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missylulu

  • 3 years ago

please please please help!!! double integral of 2/(x+y)^2 dydx, 2< x < 3, 1<y <5

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  1. KingGeorge
    • 3 years ago
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    First step, you just need to find the following integral where you just pretend \(x\) is some constant. \[\int\limits_1^5 \frac{2}{(x+y)^2} dy\]Can you do this yourself?

  2. missylulu
    • 3 years ago
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    is it 2ln(x+5) -2ln(x+1) ???

  3. KingGeorge
    • 3 years ago
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    I think you kind of have the idea. That would be the integral if the denominator did not have a power of 2. So you would get \[\int\limits_1^5 \frac{2}{(x+y)^2} dy=\left[-\frac{2}{x+y}\right]^5_1=-\frac{2}{x+5}-\left(-\frac{2}{x+1}\right)\]

  4. KingGeorge
    • 3 years ago
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    Does that make sense? Do you see how I did the integral?

  5. missylulu
    • 3 years ago
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    yes!!

  6. KingGeorge
    • 3 years ago
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    If you simplify that, you should get\[-\frac{2}{x+5}-\left(-\frac{2}{x+1}\right)=\frac{8}{5+6 x+x^2}=\frac{8}{(x+5)(x+1)}\]With this, I imagine you could use partial fractions, and then you'll end up with two integrals of x which should be fairly straightforward. I'll let you work out the rest on your own. If you get stuck, let me know and I can help some more.

  7. missylulu
    • 3 years ago
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    okok is itpossible to do it by usub?

  8. missylulu
    • 3 years ago
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    will you ever use integration by parts for double integrals?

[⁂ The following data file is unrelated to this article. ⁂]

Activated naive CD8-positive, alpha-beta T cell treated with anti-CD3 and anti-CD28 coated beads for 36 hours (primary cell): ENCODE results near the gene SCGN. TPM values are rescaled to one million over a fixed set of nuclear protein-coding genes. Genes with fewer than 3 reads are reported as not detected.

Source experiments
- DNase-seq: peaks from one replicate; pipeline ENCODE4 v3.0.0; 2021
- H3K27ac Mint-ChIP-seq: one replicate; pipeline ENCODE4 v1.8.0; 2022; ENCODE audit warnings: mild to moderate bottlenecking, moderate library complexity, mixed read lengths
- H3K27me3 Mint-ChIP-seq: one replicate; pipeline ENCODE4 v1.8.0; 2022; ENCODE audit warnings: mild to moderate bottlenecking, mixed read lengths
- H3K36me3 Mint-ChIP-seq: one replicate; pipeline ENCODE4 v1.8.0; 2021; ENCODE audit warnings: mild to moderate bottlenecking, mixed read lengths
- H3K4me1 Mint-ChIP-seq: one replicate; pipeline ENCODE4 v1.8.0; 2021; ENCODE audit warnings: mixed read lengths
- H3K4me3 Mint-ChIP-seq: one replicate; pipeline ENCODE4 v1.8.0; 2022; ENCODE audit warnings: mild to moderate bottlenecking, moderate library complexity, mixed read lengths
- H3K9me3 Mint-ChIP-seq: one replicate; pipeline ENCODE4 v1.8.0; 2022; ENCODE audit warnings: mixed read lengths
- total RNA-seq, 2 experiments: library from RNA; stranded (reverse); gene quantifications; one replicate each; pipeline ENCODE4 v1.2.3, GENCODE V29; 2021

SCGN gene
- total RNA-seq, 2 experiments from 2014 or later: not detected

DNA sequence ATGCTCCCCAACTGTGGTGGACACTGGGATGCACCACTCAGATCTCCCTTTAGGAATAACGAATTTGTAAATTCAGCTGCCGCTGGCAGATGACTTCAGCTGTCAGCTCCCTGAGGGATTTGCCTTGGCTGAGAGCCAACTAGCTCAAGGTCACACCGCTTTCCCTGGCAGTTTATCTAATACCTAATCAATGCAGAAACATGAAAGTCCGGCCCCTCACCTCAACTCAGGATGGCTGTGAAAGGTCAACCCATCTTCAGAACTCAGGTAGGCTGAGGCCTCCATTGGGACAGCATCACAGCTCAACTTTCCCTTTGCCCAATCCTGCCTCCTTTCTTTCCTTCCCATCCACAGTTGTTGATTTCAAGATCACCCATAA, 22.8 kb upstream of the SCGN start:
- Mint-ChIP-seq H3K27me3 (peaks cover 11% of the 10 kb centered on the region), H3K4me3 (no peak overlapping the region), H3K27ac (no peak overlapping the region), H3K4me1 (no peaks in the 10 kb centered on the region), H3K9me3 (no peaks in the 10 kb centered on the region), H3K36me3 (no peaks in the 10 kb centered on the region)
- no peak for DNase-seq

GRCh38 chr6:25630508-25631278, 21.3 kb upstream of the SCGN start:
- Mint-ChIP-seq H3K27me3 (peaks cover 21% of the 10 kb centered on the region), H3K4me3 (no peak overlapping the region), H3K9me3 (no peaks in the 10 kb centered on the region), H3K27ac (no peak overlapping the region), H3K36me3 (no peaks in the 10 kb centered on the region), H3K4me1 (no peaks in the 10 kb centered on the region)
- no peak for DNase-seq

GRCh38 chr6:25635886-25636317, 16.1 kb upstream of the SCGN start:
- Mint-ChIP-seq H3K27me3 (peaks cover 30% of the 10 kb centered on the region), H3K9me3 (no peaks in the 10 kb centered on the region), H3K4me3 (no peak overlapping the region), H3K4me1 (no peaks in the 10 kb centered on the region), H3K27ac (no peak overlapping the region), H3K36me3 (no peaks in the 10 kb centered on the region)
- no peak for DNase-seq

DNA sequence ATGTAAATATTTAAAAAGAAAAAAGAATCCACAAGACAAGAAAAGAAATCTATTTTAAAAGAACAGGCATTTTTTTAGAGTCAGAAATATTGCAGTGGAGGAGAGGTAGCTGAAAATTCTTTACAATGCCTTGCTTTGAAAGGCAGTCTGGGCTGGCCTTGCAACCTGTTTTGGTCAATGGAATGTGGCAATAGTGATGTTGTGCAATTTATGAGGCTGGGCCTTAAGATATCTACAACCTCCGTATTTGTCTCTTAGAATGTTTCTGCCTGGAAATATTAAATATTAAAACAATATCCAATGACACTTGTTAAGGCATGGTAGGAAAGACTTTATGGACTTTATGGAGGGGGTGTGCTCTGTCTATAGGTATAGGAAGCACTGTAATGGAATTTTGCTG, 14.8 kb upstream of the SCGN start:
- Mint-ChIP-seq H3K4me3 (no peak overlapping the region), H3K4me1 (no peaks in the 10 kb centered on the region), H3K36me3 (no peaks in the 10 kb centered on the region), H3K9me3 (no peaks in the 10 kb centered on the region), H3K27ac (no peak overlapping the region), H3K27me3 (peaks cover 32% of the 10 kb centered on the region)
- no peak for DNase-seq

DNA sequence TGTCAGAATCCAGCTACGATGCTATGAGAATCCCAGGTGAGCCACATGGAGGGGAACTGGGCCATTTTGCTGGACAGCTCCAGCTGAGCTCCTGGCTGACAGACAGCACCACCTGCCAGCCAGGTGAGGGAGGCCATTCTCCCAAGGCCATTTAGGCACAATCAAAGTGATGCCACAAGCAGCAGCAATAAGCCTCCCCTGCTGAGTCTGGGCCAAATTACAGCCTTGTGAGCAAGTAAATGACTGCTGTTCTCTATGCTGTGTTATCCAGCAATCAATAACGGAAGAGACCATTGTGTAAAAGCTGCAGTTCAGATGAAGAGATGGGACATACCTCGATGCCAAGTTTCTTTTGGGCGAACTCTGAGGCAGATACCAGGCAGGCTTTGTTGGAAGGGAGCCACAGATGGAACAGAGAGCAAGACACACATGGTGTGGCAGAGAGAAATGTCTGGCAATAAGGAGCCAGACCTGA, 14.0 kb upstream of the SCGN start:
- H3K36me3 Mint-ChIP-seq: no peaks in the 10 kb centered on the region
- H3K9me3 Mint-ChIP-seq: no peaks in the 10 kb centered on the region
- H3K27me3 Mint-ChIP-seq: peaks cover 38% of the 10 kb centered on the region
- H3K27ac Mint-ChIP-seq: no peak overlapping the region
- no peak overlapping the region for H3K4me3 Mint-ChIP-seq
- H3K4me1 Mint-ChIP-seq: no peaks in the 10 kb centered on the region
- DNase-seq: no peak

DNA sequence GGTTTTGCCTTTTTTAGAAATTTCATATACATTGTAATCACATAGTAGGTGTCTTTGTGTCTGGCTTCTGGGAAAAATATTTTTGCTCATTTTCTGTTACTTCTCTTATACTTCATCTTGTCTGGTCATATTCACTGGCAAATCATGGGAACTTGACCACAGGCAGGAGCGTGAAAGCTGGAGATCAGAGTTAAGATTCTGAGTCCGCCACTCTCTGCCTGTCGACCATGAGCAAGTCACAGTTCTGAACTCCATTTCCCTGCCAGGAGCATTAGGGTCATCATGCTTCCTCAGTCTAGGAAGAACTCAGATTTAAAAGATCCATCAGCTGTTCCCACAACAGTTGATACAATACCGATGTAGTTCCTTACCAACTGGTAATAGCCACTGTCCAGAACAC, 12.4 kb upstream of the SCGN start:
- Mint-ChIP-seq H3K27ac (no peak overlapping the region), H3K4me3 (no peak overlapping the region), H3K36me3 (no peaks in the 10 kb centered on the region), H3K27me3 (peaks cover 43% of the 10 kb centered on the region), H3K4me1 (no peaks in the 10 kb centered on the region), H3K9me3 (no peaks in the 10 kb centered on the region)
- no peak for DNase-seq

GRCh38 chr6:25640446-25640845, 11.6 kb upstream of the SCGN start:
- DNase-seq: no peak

9. KingGeorge
    • 3 years ago
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    If you did \(u=x+3\), then you would get \((u+2)(u-2)=u^2-4\) in the denominator. I suppose you could then do something with the trig substitutions. I really think that it might be better if you do the partial fractions.

  10. KingGeorge
    • 3 years ago
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    And you can do integration by parts in double integrals, but in my experience, you don't usually see it simply because you don't need it.

  11. zepdrix
    • 3 years ago
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    Hmm I'm confused, how did you end up needing to use partial fractions King? Why not integrate in X from where you left off after evaluating the upper and lower limits of y?\[\large \frac{2}{x+1}-\frac{2}{x+5}\]

  12. sirm3d
    • 3 years ago
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    i agree with @zepdrix . the resulting expression is ripe for integration.

  13. KingGeorge
    • 3 years ago
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    Oops. @zepdrix is correct. We don't even need to do partial fractions. \[\int\limits_2^3\frac{2}{x+1}dx-\int\limits_2^3\frac{2}{x+5}dx\]Integrating this should work.

  14. KingGeorge
    • 3 years ago
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    And this step is where the natural logs start to come in.

  15. missylulu
    • 3 years ago
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    thanks guys. is the answer... 2(-ln8 + ln4 +ln7 +ln3) @KingGeorge :(

  16. KingGeorge
    • 3 years ago
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    Hmm... I'm getting something a little different. If you had a \(-\ln(3)\) at the end, that's what I'm getting.

  17. missylulu
    • 3 years ago
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    2(ln4 - ln3 - ln8 + ln7)!?

  18. sirm3d
    • 3 years ago
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    \[\Huge \color{blue} \checkmark \]

  19. sirm3d
    • 3 years ago
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    if you simplify further, \(2(\ln 7 - \ln 6)\)

  20. missylulu
    • 3 years ago
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    Ok!! THANK YOU!!!!!!!!!!!!!!!!!!!!!!!!!!!!!!!!!!!!!!!!!!!!!!!!!!!!!!!!!!!!!!!!

  21. KingGeorge
    • 3 years ago
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    Looks great.

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